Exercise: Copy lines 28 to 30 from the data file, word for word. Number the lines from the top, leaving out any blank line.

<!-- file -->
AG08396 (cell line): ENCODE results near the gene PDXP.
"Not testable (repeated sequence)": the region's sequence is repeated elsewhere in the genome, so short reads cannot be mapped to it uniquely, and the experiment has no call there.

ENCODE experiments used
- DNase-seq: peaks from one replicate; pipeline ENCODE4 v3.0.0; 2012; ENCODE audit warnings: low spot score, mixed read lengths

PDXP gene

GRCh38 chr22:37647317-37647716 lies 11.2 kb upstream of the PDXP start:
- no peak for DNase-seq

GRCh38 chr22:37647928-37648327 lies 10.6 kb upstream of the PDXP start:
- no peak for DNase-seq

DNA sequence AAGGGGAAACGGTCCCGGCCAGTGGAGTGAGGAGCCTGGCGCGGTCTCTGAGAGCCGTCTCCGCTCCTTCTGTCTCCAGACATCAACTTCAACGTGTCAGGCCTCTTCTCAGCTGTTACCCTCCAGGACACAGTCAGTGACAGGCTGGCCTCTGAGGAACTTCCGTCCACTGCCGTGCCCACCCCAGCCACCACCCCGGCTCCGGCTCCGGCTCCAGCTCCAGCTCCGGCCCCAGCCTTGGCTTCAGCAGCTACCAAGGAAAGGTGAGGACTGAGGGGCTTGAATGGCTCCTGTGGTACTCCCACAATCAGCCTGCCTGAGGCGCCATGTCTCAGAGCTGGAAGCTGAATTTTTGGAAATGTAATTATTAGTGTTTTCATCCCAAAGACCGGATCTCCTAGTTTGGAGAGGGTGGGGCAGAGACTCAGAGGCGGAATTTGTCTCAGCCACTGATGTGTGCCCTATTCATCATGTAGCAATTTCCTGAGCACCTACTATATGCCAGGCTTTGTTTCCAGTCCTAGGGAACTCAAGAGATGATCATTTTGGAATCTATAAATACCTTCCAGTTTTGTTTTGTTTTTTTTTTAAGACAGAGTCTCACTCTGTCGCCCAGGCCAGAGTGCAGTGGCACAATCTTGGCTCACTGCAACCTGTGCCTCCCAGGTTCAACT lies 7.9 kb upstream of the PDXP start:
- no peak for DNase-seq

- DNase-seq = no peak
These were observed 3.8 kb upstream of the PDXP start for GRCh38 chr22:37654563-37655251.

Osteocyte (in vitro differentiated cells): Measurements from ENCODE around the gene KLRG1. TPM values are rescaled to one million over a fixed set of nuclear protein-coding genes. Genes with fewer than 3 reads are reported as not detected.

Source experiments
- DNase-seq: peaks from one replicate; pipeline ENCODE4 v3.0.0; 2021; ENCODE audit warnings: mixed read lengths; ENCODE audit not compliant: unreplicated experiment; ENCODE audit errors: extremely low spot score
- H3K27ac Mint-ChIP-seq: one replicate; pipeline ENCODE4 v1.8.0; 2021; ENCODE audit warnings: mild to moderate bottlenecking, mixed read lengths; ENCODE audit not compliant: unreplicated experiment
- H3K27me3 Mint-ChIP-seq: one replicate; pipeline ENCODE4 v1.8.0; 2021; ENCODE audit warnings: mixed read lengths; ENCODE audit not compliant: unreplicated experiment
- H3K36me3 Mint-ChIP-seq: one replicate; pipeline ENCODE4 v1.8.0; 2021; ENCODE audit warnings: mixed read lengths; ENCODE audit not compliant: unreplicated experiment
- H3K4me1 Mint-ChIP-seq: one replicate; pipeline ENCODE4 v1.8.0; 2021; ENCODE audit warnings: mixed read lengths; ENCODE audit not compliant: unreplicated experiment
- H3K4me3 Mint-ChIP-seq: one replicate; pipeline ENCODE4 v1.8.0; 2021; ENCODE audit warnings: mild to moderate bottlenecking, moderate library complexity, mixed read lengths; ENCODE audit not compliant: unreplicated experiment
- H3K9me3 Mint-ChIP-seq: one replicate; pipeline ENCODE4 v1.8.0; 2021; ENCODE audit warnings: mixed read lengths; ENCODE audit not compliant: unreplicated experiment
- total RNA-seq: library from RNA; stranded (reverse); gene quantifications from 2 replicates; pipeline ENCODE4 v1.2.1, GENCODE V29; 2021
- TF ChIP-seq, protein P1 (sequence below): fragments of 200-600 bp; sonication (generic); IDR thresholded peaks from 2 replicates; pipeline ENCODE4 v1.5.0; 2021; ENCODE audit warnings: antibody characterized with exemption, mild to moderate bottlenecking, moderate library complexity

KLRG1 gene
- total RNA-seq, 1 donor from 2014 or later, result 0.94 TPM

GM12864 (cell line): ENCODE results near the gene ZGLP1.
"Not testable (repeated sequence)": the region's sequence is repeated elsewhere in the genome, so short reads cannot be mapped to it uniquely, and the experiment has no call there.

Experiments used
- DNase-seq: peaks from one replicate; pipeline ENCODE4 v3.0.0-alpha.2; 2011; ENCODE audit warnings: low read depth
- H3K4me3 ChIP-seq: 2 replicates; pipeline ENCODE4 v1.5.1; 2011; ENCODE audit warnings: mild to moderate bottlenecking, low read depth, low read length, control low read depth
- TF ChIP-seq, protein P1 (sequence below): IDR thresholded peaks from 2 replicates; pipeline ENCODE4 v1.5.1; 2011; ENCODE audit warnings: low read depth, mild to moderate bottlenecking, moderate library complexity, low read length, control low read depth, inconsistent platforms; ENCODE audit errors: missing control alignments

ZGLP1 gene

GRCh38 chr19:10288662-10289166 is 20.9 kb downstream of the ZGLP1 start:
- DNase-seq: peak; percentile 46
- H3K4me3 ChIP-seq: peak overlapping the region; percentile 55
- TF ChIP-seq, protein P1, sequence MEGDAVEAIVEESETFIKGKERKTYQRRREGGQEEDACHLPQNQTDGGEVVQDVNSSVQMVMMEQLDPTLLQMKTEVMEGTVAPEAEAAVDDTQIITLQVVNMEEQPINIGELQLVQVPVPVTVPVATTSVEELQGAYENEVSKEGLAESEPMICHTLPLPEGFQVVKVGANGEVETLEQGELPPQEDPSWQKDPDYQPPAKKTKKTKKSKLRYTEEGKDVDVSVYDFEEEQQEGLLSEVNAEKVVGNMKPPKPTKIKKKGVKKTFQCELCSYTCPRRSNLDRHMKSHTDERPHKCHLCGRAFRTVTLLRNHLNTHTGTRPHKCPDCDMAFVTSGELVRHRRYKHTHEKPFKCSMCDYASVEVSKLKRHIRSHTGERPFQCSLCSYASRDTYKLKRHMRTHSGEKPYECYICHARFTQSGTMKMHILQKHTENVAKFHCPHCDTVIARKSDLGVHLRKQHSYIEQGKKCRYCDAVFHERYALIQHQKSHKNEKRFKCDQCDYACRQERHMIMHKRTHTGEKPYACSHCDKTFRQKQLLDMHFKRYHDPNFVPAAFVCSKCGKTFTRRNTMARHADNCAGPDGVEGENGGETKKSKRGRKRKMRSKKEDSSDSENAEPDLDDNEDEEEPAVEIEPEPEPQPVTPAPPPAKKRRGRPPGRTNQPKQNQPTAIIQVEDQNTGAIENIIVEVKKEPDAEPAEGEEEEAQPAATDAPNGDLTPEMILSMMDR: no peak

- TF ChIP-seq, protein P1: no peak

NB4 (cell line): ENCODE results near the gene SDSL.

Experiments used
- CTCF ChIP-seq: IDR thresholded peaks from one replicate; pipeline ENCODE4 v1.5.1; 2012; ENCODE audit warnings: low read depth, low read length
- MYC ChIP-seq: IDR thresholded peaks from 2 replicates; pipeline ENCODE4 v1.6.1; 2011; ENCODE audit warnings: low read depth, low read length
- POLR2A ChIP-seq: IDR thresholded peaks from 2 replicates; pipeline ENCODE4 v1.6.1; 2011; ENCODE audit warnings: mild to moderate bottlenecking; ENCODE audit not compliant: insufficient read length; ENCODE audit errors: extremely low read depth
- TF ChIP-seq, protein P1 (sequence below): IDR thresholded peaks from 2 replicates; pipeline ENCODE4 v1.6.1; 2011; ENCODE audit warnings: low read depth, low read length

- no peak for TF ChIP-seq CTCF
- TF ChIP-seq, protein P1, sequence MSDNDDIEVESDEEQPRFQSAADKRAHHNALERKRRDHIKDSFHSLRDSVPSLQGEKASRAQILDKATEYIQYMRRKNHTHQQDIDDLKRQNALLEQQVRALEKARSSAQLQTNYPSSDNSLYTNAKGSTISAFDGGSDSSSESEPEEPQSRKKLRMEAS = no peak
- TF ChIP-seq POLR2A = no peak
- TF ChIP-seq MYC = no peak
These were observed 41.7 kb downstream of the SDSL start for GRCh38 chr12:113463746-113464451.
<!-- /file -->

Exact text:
"Not testable (repeated sequence)": the region's sequence is repeated elsewhere in the genome, so short reads cannot be mapped to it uniquely, and the experiment has no call there.

Experiments used
- DNase-seq: peaks from one replicate; pipeline ENCODE4 v3.0.0-alpha.2; 2011; ENCODE audit warnings: low read depth